This article appeared in the August 26, 2019 edition of the Monitor Daily.

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On the Amazon, a wake-up call for world

Peter Dejong/AP
Protestors put on masks of world leaders French President Emmanuel Macron and German Chancellor Angela Merkel during a protest ahead of the Group of Seven summit in Biarritz, France, Friday, Aug. 23, 2019. The European Union and Germany are backing Mr. Macron's call to put the Amazon fires on the agenda of this weekend's summit of world leaders in France.
Sara Miller Llana
Americas Bureau Chief

Welcome to your Monitor Daily. Today’s stories include a quest for healing on the 400th anniversary of the beginning of U.S. slavery, patterns in President Donald Trump’s positioning, a fresh perspective on extreme poverty, efforts in Hungary to protect mothers and children from abuse, and an architectural homage to the peace and stillness of a composer’s work.

Every crisis has its “wake-up.” During the refugee flow into Europe in 2015, which I covered as our European correspondent, it was the death of 3-year-old Alan Kurdi that galvanized international response to Syrian refugees. For the climate crisis, the watershed moment could be news last week of the spread of fires in the Amazon.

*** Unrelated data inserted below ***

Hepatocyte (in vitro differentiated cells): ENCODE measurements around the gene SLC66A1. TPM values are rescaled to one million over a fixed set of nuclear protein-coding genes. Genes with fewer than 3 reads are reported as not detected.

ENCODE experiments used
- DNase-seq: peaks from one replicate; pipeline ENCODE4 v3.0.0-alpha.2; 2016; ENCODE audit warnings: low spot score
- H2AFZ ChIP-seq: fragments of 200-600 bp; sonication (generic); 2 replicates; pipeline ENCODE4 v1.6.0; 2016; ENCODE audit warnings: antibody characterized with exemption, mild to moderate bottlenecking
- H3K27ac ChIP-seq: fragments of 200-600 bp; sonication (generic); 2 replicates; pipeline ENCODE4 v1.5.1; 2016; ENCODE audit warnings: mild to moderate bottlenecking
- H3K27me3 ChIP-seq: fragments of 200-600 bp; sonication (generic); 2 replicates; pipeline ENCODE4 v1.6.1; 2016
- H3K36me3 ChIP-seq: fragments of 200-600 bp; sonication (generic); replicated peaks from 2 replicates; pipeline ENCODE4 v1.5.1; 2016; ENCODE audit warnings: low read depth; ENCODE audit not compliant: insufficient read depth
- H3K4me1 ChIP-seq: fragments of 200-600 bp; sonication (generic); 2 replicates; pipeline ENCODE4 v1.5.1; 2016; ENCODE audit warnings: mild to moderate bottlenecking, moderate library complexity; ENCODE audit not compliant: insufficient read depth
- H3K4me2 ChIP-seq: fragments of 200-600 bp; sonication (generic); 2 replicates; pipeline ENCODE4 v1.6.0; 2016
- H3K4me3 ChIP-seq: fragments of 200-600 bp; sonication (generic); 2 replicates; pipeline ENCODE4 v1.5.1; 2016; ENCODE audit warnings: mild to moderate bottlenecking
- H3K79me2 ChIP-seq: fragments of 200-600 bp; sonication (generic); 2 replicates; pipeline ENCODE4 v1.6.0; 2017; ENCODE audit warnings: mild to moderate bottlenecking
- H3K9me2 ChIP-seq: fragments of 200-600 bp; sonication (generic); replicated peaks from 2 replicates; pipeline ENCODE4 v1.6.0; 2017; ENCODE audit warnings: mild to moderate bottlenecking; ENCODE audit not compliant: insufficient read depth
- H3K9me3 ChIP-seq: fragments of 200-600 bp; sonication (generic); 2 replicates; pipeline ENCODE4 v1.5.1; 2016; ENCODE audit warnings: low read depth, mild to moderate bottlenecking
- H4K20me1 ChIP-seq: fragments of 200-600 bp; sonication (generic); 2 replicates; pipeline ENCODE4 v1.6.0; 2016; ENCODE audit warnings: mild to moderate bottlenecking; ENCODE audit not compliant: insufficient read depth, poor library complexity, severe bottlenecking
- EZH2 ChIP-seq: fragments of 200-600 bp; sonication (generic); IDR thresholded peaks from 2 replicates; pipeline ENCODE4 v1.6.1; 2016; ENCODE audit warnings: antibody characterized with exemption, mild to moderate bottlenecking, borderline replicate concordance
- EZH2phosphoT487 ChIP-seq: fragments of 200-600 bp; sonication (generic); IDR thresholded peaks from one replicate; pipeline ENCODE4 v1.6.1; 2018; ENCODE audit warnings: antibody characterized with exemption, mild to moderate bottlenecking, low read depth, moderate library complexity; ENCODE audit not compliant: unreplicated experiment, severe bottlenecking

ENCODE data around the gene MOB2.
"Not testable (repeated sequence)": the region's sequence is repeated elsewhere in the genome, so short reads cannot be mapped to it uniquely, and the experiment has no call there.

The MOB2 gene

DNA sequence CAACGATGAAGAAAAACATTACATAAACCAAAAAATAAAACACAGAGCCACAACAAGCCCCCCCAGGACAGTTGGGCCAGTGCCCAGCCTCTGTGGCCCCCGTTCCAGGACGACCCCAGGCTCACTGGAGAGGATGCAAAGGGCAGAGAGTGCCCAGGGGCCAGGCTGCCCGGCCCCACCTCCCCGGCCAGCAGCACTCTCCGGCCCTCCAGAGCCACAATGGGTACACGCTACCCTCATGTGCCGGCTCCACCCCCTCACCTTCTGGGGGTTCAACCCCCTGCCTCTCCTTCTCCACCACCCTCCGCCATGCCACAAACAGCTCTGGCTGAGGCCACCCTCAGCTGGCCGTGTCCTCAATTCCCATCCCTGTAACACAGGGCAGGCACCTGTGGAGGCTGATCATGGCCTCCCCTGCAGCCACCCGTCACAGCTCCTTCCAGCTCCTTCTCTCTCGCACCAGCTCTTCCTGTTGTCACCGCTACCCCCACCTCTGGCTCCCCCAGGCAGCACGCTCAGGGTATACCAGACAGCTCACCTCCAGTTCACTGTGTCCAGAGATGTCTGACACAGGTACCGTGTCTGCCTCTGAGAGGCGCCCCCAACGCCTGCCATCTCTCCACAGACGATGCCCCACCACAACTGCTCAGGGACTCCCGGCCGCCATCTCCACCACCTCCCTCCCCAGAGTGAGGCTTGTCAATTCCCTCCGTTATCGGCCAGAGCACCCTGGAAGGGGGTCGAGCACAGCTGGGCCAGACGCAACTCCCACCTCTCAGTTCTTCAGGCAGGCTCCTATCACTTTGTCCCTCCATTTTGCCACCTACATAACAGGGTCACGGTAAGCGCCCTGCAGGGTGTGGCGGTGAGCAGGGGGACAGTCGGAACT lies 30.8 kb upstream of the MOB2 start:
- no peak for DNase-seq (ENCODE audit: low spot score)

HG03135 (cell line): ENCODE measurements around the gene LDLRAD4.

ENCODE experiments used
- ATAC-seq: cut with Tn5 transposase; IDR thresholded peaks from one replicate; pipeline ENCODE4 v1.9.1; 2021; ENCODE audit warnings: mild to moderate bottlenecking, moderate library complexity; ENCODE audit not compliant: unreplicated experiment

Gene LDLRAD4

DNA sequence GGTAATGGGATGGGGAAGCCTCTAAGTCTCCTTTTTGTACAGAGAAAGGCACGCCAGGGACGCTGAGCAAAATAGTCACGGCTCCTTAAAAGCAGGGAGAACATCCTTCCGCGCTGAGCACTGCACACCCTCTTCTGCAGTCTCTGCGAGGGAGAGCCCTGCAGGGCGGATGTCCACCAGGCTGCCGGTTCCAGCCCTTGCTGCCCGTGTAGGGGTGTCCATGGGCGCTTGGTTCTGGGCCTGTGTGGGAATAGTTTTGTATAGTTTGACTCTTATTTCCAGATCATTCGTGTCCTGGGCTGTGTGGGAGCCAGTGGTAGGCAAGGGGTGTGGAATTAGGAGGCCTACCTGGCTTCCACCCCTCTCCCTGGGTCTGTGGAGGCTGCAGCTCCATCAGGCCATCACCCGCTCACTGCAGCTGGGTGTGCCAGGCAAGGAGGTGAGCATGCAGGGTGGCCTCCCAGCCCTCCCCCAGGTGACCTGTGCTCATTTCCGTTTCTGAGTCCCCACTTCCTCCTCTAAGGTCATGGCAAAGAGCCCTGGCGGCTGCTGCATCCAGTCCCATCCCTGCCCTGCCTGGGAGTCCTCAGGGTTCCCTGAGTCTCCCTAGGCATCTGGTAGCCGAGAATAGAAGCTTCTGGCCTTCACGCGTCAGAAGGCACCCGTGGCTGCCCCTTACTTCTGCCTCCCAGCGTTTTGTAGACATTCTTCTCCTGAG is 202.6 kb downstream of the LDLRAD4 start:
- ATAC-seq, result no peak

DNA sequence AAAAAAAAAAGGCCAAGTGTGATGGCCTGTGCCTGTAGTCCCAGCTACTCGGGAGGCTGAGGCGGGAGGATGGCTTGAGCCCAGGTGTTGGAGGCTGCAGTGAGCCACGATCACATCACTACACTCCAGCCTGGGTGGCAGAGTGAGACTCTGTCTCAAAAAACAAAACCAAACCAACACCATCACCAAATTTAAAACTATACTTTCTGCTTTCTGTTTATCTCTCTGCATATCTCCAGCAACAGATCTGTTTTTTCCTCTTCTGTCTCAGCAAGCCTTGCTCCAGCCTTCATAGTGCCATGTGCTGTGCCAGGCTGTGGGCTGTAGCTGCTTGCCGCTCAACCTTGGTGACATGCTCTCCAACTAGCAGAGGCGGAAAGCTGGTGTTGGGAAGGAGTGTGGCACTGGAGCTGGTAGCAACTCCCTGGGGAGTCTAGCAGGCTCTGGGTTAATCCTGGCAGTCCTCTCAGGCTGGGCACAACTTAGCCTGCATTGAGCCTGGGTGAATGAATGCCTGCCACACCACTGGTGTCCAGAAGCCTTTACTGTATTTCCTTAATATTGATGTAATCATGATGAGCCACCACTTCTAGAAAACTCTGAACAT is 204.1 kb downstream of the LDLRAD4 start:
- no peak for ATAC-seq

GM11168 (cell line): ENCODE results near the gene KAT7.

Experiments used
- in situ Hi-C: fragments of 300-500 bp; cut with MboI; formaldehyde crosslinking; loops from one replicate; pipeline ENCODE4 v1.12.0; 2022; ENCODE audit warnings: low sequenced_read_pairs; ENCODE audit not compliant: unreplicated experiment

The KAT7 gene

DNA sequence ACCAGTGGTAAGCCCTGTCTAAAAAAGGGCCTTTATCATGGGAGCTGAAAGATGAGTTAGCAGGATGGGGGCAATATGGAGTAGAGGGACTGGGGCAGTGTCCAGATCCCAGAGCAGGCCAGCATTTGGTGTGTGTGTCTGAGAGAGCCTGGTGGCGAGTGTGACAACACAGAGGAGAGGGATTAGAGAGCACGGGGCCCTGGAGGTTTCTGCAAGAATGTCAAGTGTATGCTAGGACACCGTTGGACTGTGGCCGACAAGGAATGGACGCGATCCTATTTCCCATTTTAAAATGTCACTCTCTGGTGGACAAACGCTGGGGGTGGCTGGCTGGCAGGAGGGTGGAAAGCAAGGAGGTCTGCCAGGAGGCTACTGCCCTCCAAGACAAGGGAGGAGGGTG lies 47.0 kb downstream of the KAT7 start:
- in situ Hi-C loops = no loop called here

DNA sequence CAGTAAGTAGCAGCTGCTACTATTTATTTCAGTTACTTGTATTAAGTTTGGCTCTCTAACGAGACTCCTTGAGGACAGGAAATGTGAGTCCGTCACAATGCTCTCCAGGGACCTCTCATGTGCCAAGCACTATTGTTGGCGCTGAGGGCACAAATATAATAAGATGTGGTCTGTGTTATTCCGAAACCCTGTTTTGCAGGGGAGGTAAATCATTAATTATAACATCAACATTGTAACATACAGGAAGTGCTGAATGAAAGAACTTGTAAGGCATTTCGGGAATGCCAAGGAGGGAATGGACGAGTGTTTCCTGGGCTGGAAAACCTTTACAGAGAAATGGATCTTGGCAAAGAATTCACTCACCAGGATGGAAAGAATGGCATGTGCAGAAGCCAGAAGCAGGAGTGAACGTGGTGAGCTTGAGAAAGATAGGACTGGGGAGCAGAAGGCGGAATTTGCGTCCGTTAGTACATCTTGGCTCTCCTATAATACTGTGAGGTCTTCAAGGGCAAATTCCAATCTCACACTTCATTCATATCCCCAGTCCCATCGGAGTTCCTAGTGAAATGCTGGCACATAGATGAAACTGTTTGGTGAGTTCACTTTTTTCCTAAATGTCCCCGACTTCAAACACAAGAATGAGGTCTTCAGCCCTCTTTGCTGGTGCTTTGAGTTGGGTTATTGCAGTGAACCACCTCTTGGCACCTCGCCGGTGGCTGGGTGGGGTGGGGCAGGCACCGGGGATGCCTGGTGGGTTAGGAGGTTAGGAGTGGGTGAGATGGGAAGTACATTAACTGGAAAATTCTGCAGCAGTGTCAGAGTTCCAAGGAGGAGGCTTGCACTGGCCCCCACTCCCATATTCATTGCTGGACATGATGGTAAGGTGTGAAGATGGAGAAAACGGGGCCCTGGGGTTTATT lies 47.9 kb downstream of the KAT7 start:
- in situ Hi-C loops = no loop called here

It began with a tweet by French President Emmanuel Macron. “Our house is burning. Literally,” he wrote, calling on leading industrial nations to act over the weekend. Suddenly the Amazon became the subject of discussion around dinner tables and water coolers – and of sporadic protests worldwide.

Tensions over Amazon development are long-standing. During my time as our Latin America correspondent, I wrote about a gas pipeline in 2007 that angered international environmentalists. But locals in Amazonas were quick to explain that millions of people have to make a living in the “lungs of the Earth.”

Brazilian President Jair Bolsonaro has angered the international community over policies that tip the balance toward business over environmental protection. This time, Group of Seven leaders in Biarritz, France, held him to account, threatening to kill a trade deal between the European Union and Mercosur countries and boycott Brazilian products. For now, Mr. Bolsonaro has appeared to shift course, sending in the military to tackle the flames. For all the talk about the end of multilateralism in an age of nationalism, this weekend made clear that international cooperation is still very much the way forward.

It’s still unclear if this year’s Amazon fires will lead to long-term policy change in South America. We can at least take solace in the fact that the world is watching, and ready to respond, to the world’s challenges.

This article appeared in the August 26, 2019 edition of the Monitor Daily.

Read 08/26 edition
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